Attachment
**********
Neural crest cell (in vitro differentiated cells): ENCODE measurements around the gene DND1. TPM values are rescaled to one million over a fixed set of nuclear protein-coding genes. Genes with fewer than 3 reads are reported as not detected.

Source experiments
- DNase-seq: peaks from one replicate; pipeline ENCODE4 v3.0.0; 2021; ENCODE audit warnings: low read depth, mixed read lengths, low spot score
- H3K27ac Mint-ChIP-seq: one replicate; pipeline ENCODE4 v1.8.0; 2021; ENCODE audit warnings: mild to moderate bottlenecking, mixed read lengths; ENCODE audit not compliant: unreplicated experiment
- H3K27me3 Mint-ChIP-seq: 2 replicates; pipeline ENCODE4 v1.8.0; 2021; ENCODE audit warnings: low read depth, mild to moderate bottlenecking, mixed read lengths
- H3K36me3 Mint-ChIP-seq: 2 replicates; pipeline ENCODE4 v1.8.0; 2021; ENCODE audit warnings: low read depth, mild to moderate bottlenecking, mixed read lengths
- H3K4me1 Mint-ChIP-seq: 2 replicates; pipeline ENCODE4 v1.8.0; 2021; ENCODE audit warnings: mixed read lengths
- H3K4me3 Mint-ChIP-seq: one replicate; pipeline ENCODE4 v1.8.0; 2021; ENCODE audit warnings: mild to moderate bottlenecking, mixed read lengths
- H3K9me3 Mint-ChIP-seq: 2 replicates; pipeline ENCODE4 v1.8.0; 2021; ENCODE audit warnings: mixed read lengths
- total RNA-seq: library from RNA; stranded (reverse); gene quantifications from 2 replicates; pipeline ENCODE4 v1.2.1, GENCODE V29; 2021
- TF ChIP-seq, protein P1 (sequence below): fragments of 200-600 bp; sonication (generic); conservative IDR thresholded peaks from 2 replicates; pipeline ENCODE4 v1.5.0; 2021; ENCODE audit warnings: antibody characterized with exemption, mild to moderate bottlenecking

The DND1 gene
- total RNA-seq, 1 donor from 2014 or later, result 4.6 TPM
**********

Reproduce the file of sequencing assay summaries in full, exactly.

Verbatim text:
Neural crest cell (in vitro differentiated cells): ENCODE measurements around the gene DND1. TPM values are rescaled to one million over a fixed set of nuclear protein-coding genes. Genes with fewer than 3 reads are reported as not detected.

Source experiments
- DNase-seq: peaks from one replicate; pipeline ENCODE4 v3.0.0; 2021; ENCODE audit warnings: low read depth, mixed read lengths, low spot score
- H3K27ac Mint-ChIP-seq: one replicate; pipeline ENCODE4 v1.8.0; 2021; ENCODE audit warnings: mild to moderate bottlenecking, mixed read lengths; ENCODE audit not compliant: unreplicated experiment
- H3K27me3 Mint-ChIP-seq: 2 replicates; pipeline ENCODE4 v1.8.0; 2021; ENCODE audit warnings: low read depth, mild to moderate bottlenecking, mixed read lengths
- H3K36me3 Mint-ChIP-seq: 2 replicates; pipeline ENCODE4 v1.8.0; 2021; ENCODE audit warnings: low read depth, mild to moderate bottlenecking, mixed read lengths
- H3K4me1 Mint-ChIP-seq: 2 replicates; pipeline ENCODE4 v1.8.0; 2021; ENCODE audit warnings: mixed read lengths
- H3K4me3 Mint-ChIP-seq: one replicate; pipeline ENCODE4 v1.8.0; 2021; ENCODE audit warnings: mild to moderate bottlenecking, mixed read lengths
- H3K9me3 Mint-ChIP-seq: 2 replicates; pipeline ENCODE4 v1.8.0; 2021; ENCODE audit warnings: mixed read lengths
- total RNA-seq: library from RNA; stranded (reverse); gene quantifications from 2 replicates; pipeline ENCODE4 v1.2.1, GENCODE V29; 2021
- TF ChIP-seq, protein P1 (sequence below): fragments of 200-600 bp; sonication (generic); conservative IDR thresholded peaks from 2 replicates; pipeline ENCODE4 v1.5.0; 2021; ENCODE audit warnings: antibody characterized with exemption, mild to moderate bottlenecking

The DND1 gene
- total RNA-seq, 1 donor from 2014 or later, result 4.6 TPM